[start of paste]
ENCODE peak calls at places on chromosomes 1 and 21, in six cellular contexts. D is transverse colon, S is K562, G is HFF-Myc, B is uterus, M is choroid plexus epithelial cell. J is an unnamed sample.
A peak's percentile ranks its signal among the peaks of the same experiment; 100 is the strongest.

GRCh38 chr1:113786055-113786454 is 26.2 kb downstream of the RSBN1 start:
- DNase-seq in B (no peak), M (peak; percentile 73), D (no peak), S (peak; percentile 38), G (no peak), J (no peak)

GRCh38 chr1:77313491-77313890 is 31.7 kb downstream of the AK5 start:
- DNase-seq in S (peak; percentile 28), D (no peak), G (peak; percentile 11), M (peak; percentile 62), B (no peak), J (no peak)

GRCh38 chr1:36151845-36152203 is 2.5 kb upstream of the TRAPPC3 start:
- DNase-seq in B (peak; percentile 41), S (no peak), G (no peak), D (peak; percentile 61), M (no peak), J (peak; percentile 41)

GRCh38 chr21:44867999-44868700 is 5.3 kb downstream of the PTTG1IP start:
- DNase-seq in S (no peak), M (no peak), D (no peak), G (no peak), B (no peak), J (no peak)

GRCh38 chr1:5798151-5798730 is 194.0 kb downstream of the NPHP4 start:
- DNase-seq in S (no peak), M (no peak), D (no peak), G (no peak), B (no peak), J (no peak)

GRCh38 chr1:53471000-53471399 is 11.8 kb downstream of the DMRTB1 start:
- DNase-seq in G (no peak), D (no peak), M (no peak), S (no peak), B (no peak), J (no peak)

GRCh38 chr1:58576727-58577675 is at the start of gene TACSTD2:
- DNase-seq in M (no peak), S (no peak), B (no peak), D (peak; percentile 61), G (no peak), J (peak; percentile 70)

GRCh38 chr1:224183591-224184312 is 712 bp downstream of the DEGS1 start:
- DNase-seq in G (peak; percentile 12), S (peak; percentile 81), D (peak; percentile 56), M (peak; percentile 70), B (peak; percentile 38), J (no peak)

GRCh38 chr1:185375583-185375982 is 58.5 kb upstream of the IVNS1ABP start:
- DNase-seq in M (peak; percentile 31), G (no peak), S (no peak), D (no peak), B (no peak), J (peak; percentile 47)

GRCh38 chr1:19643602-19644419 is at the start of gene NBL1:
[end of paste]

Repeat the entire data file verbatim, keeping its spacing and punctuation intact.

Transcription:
ENCODE peak calls at places on chromosomes 1 and 21, in six cellular contexts. D is transverse colon, S is K562, G is HFF-Myc, B is uterus, M is choroid plexus epithelial cell. J is an unnamed sample.
A peak's percentile ranks its signal among the peaks of the same experiment; 100 is the strongest.

GRCh38 chr1:113786055-113786454 is 26.2 kb downstream of the RSBN1 start:
- DNase-seq in B (no peak), M (peak; percentile 73), D (no peak), S (peak; percentile 38), G (no peak), J (no peak)

GRCh38 chr1:77313491-77313890 is 31.7 kb downstream of the AK5 start:
- DNase-seq in S (peak; percentile 28), D (no peak), G (peak; percentile 11), M (peak; percentile 62), B (no peak), J (no peak)

GRCh38 chr1:36151845-36152203 is 2.5 kb upstream of the TRAPPC3 start:
- DNase-seq in B (peak; percentile 41), S (no peak), G (no peak), D (peak; percentile 61), M (no peak), J (peak; percentile 41)

GRCh38 chr21:44867999-44868700 is 5.3 kb downstream of the PTTG1IP start:
- DNase-seq in S (no peak), M (no peak), D (no peak), G (no peak), B (no peak), J (no peak)

GRCh38 chr1:5798151-5798730 is 194.0 kb downstream of the NPHP4 start:
- DNase-seq in S (no peak), M (no peak), D (no peak), G (no peak), B (no peak), J (no peak)

GRCh38 chr1:53471000-53471399 is 11.8 kb downstream of the DMRTB1 start:
- DNase-seq in G (no peak), D (no peak), M (no peak), S (no peak), B (no peak), J (no peak)

GRCh38 chr1:58576727-58577675 is at the start of gene TACSTD2:
- DNase-seq in M (no peak), S (no peak), B (no peak), D (peak; percentile 61), G (no peak), J (peak; percentile 70)

GRCh38 chr1:224183591-224184312 is 712 bp downstream of the DEGS1 start:
- DNase-seq in G (peak; percentile 12), S (peak; percentile 81), D (peak; percentile 56), M (peak; percentile 70), B (peak; percentile 38), J (no peak)

GRCh38 chr1:185375583-185375982 is 58.5 kb upstream of the IVNS1ABP start:
- DNase-seq in M (peak; percentile 31), G (no peak), S (no peak), D (no peak), B (no peak), J (peak; percentile 47)

GRCh38 chr1:19643602-19644419 is at the start of gene NBL1: